This blog started out for friends and family, but somehow gained a medium-sized Internet following. Weird, but cool! Welcome to my blog, everyone. Here are answers to the three questions I get asked most frequently:
1. How on earth are you affording this trip?/Are you a trust fund baby?
Nope, not a trust fund baby. I’ve never had any “real” money – and my parents are poor, too (“but rich in family!” says my mother).
The answer to this question is really two-fold:
- I saved every penny for a long, long time.
- I travel as if I’m broke.
Basically, I saved ruthlessly for about 3 years to make this trip happen. I worked all through college, then I worked full-time for two years of grad school, which was about 90% paid for by tuition benefits (lucky me). I lived in tiny rooms in tiny apartments on the outskirts of town. I biked to work and school. I “borrowed” internet from my neighbors, and never owned a TV or paid a cable bill.
Finally, upon finishing my MPH, instead of using my savings to pay down my college loans or get “settled” at a non-profit job somewhere in suburban US, I decided to say “F it!” and promptly left the country.
Secondly, I’m not traveling like a typical “tourist”. Sure, I’m squeezing in some touristy things here and there, but mostly, I’m doing the off-the-beaten-path route. I’m staying for free with Couch Surfing hosts and friends, or cheaply in low-end hostels. I’m cooking most of my own food, bought at supermarkets. I’m walking or biking everywhere in cities, usually completely avoiding using public trans. I’m sneaking into hotels to use the bathroom instead of paying for public WC’s. I’m taking trains and planes at non-peak hours on non-peak days. I’m traveling in the off-season. And I’m making friends along the way, who’ve been great about showing me how to find deals everywhere without sacrificing an awesome time.
2. What is Couch Surfing?/Are you crazy, sleeping on strangers’ couches!?/Aren’t you scared of staying with sketchy foreign men?
Couch Surfing is a great community of people who share their space, experiences, and knowledge, all over the globe. I discovered CSing just before I left on this adventure, so have not hosted anyone, myself; however, I’ve surfed quite a few couches by now!
Like anything, there is a strategy to using CSing. You can search for hosts in any city, and probably find one easily. But finding a safe and reliable host, who truly understands and embodies the spirit of CSing, takes some work.
First, when I search for a host in my next destination, I filter the results by the following:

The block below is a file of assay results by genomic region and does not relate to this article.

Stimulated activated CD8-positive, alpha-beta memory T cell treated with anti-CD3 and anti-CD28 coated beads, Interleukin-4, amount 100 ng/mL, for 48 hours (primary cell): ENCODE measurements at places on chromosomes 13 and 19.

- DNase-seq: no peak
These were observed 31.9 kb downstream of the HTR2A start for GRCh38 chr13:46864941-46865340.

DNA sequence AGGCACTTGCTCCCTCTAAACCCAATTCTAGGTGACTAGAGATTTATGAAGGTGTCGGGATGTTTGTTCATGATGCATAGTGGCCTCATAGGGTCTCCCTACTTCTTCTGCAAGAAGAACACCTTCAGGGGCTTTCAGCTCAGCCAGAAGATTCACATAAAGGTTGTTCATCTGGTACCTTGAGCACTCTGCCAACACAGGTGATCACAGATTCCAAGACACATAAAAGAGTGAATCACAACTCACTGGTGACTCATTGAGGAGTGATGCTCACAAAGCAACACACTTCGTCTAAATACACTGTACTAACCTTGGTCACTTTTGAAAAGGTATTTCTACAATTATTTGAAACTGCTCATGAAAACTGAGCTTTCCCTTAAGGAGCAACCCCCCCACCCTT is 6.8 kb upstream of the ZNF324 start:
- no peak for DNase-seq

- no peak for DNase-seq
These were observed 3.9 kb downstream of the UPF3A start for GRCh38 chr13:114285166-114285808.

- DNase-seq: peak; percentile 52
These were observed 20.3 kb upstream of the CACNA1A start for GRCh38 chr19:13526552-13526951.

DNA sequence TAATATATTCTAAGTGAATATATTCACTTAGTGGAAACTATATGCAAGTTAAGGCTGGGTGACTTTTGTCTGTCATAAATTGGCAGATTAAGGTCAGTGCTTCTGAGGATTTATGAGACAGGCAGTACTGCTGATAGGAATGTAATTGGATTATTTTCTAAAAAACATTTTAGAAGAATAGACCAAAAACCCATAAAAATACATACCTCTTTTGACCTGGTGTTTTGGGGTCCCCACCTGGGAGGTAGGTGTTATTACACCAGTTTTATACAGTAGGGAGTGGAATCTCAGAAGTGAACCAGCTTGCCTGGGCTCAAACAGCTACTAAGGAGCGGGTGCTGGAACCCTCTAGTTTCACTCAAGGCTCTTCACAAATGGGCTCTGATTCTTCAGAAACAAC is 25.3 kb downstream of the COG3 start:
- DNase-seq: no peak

1. Gender. I really prefer to stay with women, because to me, this does eliminate a bit of a threat, even if it’s an unfair or merely perceived one. Further, staying with women can be easier and less complicated when you start crossing cultures. Unfortunately, I have found that most people on CSing are men, for whatever reason.
2. Experience. I only reach out to potential hosts if they have references – the more the better, and only positive, of course. If someone looks like a good host but has one neutral or negative reference, I will take the time to read through it and see what the deal is. It’s not always a deal breaker, whereas having no references at all usually is. This is because like any social networking site, people can represent themselves however they want to the Internet world. References are a good way to tell the truly accommodating, welcoming, CS-spirited hosts apart from those looking for something else.
Then I generally just look through people’s profiles, reading their interests, and learning what their couch situation is like (is it a spot on the floor, a guest bedroom, a sofa, or what? will I be sharing the space with others? will I be provided a key? how close is the host to the areas I want to visit?, etc.).
Last, I send them a detailed request. I never copy and paste the same request to many potential hosts – each one gets a personalized note. Whomever writes me back an equally personalized note will, in my experience, be the best host.
I’ve had about 90% excellent CSing experiences, and about 10% awkward/weird experiences. But none threatening or dangerous. I think if I continue my above strategy, the positive CSing vibes will stay with me as I carry on my journey 🙂
3. What camera do you use?
Unless otherwise noted, I took all photos on this blog with my iPhone 4S. Sometimes I edit the photos using the Camera+ or Snapseed apps, but most are unedited.